3 Ways to Help Manage Dementia

Dementia is a type of illness that deals with memory loss, a decline in brain and cognitive function. There are nine different types of dementia: Alzheimer’s disease, vascular dementia, Lewy body Dementia, Parkinson’s disease, frontotemporal dementia, Huntington’s disease, Creutzfeldt-Jakob disease, normal pressure hydrocephalus, and Wernicke-Korsakoff syndrome. Not all forms of dementia are curable. If anything, the treatment of dementia focuses on the symptoms – excessive forgetfulness, disorientation, and mood swings are controlled instead.

Considering the large scope of the illness and the treatment being a combination of medication and lifestyle, dementia care at home is a popular choice. They take care of the domestic and social aspect of the illness. There are three ways to help improve the emotional and mental state of an individual with dementia.


Therapy is encouraged, especially those that carry their interests such as music, art, or gardening. Two popular types of therapy treatments are the cognitive stimulation therapy (CST) and behavioural therapy. CST involves exercising the brain through memory training and problem-solving. This may also include activities and games that help facilitate mental stimulation such as chess and origami.

Behavioural therapy is twice as effective as antipsychotic drugs in treating symptoms of depression and anxiety. It is facilitated by the people close to the patient, family or a carer, and they tackle the triggers. This is encouraged; as much as possible, carers are discouraged from relying on antianxiety drugs or sleeping pills.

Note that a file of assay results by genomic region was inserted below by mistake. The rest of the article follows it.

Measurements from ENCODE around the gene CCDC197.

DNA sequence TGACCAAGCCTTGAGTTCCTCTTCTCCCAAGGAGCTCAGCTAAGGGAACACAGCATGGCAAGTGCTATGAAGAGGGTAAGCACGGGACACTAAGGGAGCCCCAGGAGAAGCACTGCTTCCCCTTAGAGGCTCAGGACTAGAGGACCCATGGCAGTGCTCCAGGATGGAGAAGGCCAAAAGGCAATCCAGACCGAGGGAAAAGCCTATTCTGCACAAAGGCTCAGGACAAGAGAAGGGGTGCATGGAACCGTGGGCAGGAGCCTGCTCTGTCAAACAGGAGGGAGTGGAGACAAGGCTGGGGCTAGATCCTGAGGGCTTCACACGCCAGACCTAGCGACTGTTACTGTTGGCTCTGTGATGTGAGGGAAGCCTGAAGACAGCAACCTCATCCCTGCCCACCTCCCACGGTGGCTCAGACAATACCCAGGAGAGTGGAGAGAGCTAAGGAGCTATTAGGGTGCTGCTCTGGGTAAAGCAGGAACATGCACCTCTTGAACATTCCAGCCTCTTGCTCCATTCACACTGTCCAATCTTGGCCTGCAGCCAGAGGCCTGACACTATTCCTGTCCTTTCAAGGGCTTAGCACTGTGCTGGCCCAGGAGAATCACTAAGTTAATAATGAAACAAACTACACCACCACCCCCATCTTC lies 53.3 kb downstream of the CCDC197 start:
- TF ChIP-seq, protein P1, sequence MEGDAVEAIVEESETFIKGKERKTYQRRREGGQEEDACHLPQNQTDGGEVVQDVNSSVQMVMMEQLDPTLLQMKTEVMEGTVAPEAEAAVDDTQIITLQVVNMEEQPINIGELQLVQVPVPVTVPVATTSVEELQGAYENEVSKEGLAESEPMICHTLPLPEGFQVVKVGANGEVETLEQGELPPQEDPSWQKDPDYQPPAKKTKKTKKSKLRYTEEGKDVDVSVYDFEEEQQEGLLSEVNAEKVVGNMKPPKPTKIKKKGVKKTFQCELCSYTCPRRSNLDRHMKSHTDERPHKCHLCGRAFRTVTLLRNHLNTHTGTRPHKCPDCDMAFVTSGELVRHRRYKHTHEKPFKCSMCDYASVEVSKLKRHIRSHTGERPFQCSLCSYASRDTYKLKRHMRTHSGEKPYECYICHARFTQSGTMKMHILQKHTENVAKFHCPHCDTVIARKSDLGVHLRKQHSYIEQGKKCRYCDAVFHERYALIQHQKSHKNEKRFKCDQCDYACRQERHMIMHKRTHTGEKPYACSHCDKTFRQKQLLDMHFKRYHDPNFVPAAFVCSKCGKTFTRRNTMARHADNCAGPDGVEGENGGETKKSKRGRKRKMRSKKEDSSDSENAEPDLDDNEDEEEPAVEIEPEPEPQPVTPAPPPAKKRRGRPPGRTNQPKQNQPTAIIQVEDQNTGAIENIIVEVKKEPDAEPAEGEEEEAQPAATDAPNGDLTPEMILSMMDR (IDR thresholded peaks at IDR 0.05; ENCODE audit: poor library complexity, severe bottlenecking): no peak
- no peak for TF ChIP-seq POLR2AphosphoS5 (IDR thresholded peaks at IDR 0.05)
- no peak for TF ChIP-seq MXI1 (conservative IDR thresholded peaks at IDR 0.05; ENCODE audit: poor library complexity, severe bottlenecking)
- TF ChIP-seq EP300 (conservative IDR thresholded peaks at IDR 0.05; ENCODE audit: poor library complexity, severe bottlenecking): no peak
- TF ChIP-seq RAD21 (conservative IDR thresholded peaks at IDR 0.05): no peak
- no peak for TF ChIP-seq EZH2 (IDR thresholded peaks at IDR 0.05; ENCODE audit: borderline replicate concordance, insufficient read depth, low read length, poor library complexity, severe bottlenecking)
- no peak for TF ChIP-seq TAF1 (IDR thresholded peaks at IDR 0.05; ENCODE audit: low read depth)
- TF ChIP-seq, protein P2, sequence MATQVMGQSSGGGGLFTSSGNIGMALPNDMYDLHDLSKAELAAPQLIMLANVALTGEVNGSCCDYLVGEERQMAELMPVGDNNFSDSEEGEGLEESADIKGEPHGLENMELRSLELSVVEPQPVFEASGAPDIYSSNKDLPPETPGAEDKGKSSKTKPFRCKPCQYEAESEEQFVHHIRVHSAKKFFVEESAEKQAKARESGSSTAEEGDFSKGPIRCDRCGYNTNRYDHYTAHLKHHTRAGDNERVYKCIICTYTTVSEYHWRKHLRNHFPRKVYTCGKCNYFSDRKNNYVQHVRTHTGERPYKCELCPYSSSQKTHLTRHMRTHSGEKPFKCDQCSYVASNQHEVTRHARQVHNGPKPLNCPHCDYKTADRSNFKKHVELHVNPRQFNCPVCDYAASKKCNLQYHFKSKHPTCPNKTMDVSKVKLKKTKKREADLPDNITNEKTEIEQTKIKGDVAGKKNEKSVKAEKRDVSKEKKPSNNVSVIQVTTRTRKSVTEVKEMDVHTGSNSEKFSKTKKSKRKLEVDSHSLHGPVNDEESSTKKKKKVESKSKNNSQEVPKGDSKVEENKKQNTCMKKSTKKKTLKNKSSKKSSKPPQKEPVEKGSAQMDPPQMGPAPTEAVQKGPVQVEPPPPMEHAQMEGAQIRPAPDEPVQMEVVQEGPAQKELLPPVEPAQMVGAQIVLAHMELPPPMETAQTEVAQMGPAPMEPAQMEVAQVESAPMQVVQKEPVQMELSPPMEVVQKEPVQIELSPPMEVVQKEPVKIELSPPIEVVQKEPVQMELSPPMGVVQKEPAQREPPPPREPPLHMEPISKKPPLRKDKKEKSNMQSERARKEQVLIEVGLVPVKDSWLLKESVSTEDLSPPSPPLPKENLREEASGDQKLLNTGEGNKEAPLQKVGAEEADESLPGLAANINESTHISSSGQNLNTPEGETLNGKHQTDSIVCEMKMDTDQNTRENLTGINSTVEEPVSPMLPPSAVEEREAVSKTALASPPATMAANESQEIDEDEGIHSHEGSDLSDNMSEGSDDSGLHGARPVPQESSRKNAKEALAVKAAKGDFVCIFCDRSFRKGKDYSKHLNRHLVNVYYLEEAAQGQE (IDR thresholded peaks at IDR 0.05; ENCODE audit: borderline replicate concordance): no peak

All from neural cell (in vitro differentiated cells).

Established routines

People with dementia show signs of improvement when they have a consistent routine and with special events scheduled ahead of time. It takes away unpredictable, and possibly triggering, events. This stability helps them maintain their independence and dignity, which is the heart of care service.

It is also helpful to have external reminders to indicate what needs to happen, for example, an alarm for medicine or a calendar for events. External reminders help prevent confusion and disorientation which are also symptoms of dementia.

Controlled environment

A controlled environment helps as much as having an established routine. It is best when they are living in a place that they are familiar with, this is why home care is very popular. Other environment modifications include removing sources of loud noise, poor lighting, glare, harsh colours and patterns which could trigger and agitate the symptoms of dementia.

Living a good life despite the challenges dementia presents is all about taking away the unnecessary and the overly complicated. They have to be around people who are patient and familiar to ensure that their needs, preferences, and habits are taken into account. They should live with minimal stress and with a healthy outlet to vent their emotions. While there is no way to recover the damage caused by the decline, these steps help prevent it from slipping any further and possibly causing harm to the individual in the future.

Live in care fulfils all the three requirements, with carers who are trained to properly address the needs of the patient. When the family cannot properly create the same kind of constancy and stability, it is in the best interest of the patient to seek alternative care or extra support.

Dee Jones